Publication date: Mar 21, 2020
Introduction: The identification of a prodromal phase in multiple sclerosis (MS) could have major implications for earlier recognition and management of MS. The authors conducted a systematic review assessing studies of morbidities before, or at, MS onset or diagnosis.Areas covered: Two independent reviewers searched Medline, Embase, Psycinfo and CINAHL from inception to February 8, 2019. To be eligible, studies had to be published in English and report the relative occurrence of at least one morbidity or symptom before, or at, MS onset or diagnosis among MS cases in comparison to a control group not known to have MS. Findings were narratively synthesized. Study quality was assessed using the Newcastle-Ottawa scale (NOS, maximum score 9).Expert opinion: Twenty-nine studies were included, which comprised 83,590 MS cases and 396,343 controls. Most were case-control studies (25/29), 8/29 were of high quality (NOS?8) and 19/29 examined the period before MS symptom onset. Most studies assessing anxiety, depression, migraine and lower cognitive performance found these conditions to be more prevalent before MS onset or diagnosis relative to controls. There was limited evidence to implicate other conditions. Thus, there is evidence that anxiety, depression, migraine and lower cognitive performance form part of the MS prodrome.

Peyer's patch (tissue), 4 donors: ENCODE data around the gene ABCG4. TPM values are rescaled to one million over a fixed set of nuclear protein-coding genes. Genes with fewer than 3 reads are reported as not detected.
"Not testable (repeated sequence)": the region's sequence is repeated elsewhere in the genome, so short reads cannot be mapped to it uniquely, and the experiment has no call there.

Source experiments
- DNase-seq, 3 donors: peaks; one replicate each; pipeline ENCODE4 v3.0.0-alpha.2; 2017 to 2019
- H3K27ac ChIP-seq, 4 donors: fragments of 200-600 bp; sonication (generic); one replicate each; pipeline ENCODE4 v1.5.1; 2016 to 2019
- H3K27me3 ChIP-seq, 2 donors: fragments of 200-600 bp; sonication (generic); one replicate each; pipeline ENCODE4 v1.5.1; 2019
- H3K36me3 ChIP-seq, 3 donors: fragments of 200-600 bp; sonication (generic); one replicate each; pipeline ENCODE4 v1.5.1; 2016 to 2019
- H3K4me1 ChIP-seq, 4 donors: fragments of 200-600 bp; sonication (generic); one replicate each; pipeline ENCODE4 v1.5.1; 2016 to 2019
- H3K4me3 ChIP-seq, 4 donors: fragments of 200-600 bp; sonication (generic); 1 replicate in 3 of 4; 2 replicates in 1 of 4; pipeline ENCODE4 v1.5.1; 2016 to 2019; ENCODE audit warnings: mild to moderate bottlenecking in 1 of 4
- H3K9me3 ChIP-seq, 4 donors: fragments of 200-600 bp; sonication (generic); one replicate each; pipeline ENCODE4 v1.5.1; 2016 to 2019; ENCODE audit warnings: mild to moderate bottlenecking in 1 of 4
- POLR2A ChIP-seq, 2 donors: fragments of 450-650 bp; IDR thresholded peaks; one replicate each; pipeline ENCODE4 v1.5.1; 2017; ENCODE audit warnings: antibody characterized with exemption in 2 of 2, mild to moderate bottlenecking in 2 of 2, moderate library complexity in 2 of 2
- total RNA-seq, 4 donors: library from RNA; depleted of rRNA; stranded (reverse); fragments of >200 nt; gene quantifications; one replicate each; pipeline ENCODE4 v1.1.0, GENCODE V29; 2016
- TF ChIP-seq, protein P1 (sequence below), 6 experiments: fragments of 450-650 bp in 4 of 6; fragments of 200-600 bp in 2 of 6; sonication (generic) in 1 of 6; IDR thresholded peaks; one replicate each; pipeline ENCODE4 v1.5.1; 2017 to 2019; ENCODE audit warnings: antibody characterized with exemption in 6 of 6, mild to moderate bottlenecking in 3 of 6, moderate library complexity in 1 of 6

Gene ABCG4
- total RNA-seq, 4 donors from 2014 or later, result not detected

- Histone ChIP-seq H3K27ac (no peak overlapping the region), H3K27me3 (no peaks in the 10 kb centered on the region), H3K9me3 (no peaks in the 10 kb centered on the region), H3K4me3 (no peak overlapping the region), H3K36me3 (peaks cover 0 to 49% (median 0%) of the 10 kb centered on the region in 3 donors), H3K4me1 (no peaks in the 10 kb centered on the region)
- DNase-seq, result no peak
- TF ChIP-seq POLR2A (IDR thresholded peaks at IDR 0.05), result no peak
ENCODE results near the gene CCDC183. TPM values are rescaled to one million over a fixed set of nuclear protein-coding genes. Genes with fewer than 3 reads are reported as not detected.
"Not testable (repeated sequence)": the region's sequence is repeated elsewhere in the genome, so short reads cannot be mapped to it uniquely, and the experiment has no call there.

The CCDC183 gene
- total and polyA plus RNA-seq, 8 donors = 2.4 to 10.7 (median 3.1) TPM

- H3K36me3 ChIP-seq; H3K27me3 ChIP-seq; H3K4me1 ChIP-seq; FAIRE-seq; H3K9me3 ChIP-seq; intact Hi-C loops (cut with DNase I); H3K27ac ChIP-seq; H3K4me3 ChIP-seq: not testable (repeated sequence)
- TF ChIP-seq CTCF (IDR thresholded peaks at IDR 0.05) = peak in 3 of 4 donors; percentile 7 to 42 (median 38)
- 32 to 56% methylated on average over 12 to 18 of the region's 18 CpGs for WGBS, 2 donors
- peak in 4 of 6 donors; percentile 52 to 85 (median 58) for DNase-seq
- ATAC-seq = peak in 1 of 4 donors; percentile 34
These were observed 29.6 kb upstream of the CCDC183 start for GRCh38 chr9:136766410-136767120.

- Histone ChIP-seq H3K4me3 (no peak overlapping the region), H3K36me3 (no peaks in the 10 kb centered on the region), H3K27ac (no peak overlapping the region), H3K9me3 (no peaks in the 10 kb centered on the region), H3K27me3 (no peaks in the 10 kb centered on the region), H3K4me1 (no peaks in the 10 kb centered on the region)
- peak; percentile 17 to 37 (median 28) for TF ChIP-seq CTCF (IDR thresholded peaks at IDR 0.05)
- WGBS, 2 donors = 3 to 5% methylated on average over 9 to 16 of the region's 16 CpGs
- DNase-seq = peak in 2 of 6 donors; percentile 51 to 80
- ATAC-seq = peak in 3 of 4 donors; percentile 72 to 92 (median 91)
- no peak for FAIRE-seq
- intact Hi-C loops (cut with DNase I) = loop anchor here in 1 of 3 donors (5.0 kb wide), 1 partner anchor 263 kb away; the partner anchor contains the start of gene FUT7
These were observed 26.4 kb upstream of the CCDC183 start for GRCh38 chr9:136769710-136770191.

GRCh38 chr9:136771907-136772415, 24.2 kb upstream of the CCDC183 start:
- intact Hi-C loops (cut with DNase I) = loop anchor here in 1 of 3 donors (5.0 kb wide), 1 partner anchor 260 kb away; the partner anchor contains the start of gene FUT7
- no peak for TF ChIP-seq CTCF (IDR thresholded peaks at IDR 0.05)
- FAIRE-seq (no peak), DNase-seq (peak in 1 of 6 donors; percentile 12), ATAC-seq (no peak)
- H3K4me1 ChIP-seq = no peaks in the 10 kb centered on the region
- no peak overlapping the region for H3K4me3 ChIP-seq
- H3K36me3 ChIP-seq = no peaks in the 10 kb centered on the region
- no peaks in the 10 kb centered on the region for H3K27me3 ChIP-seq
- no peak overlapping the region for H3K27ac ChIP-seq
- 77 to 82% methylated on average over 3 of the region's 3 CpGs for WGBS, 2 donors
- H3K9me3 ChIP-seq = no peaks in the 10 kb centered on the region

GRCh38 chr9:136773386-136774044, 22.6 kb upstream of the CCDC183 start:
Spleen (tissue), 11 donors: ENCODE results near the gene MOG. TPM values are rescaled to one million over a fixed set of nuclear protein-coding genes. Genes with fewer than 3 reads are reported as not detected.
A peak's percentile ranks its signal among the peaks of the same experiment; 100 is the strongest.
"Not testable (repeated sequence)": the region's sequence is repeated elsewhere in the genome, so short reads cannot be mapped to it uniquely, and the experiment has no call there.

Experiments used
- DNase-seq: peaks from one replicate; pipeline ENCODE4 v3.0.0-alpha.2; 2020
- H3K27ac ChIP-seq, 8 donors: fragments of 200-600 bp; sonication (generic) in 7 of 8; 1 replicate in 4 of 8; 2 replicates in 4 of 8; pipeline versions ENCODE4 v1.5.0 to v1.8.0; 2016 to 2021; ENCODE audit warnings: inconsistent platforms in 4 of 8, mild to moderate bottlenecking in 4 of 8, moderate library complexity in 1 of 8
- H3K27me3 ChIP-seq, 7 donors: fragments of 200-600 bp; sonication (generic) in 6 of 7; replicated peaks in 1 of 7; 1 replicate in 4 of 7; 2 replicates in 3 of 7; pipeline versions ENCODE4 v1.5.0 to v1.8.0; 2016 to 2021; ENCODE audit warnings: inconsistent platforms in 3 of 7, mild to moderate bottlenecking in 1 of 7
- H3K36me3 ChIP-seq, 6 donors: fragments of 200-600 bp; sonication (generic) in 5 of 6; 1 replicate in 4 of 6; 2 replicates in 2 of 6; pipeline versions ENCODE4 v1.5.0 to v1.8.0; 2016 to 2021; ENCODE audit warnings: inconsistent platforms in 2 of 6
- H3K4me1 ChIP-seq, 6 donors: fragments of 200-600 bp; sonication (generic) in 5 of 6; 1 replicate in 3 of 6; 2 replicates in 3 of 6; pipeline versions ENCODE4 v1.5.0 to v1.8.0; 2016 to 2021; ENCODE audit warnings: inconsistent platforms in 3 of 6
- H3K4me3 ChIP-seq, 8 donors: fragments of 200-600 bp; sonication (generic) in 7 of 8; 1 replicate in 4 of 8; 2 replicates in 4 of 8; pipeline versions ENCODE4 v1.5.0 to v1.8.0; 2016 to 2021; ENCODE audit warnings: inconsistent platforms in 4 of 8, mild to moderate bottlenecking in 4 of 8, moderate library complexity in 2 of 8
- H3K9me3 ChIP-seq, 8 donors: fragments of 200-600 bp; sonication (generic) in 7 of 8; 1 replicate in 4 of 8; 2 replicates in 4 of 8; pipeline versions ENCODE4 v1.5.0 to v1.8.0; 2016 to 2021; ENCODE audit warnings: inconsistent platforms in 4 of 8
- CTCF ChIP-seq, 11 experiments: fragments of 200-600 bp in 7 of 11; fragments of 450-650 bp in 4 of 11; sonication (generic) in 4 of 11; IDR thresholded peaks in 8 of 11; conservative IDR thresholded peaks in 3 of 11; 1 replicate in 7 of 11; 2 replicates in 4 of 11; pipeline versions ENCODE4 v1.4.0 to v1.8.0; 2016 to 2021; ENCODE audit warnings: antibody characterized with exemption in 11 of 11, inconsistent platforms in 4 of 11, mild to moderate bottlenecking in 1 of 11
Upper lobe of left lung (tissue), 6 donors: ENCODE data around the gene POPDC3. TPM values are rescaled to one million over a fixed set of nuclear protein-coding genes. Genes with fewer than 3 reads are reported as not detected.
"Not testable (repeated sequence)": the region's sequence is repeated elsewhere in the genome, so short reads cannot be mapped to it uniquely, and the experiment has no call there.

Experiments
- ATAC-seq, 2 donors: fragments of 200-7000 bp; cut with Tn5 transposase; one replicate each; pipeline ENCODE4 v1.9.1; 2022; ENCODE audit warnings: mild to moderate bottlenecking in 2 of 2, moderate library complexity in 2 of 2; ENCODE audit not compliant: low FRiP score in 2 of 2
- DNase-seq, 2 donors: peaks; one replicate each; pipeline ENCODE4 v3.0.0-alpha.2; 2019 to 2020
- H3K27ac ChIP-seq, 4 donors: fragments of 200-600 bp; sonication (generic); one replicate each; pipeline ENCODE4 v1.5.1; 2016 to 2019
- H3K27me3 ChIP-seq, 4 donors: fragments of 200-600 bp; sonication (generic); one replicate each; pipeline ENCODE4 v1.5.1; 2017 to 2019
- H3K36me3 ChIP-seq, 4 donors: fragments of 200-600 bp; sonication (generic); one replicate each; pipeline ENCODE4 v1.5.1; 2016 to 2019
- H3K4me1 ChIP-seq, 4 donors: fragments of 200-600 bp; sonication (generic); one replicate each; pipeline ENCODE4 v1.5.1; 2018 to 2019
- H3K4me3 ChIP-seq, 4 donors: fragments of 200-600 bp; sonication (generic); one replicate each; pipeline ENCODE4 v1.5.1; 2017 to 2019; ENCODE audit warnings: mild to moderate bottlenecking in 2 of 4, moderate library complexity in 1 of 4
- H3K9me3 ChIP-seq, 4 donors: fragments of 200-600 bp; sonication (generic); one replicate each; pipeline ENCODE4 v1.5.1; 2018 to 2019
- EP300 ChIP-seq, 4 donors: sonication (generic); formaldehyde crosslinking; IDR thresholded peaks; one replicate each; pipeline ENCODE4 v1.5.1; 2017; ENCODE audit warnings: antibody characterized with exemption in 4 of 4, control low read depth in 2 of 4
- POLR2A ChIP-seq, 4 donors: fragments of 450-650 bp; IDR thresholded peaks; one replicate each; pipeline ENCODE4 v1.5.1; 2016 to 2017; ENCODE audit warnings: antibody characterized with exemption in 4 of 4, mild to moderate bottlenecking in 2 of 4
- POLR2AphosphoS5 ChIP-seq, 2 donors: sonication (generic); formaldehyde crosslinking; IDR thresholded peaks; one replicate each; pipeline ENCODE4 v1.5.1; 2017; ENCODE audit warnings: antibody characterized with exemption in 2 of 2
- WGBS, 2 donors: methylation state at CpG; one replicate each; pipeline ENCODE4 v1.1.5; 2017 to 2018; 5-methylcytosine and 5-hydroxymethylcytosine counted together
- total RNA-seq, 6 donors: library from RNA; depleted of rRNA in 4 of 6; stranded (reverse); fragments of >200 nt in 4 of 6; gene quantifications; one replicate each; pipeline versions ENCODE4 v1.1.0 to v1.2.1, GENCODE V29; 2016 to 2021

Yusuf, F.L.A., Ng, B.C., Wijnands, J.M.A., Kingwell, E., Marrie, R.A., and Tremlett, H. A systematic review of morbidities suggestive of the multiple sclerosis prodrome. 20522. 2020 Expert Rev Neurother.
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